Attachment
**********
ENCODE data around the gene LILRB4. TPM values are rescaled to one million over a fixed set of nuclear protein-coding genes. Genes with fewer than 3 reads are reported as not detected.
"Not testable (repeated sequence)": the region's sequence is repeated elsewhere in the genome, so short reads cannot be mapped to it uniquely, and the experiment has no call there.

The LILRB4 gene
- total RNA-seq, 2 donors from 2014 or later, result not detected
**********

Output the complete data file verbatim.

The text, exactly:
ENCODE data around the gene LILRB4. TPM values are rescaled to one million over a fixed set of nuclear protein-coding genes. Genes with fewer than 3 reads are reported as not detected.
"Not testable (repeated sequence)": the region's sequence is repeated elsewhere in the genome, so short reads cannot be mapped to it uniquely, and the experiment has no call there.

The LILRB4 gene
- total RNA-seq, 2 donors from 2014 or later, result not detected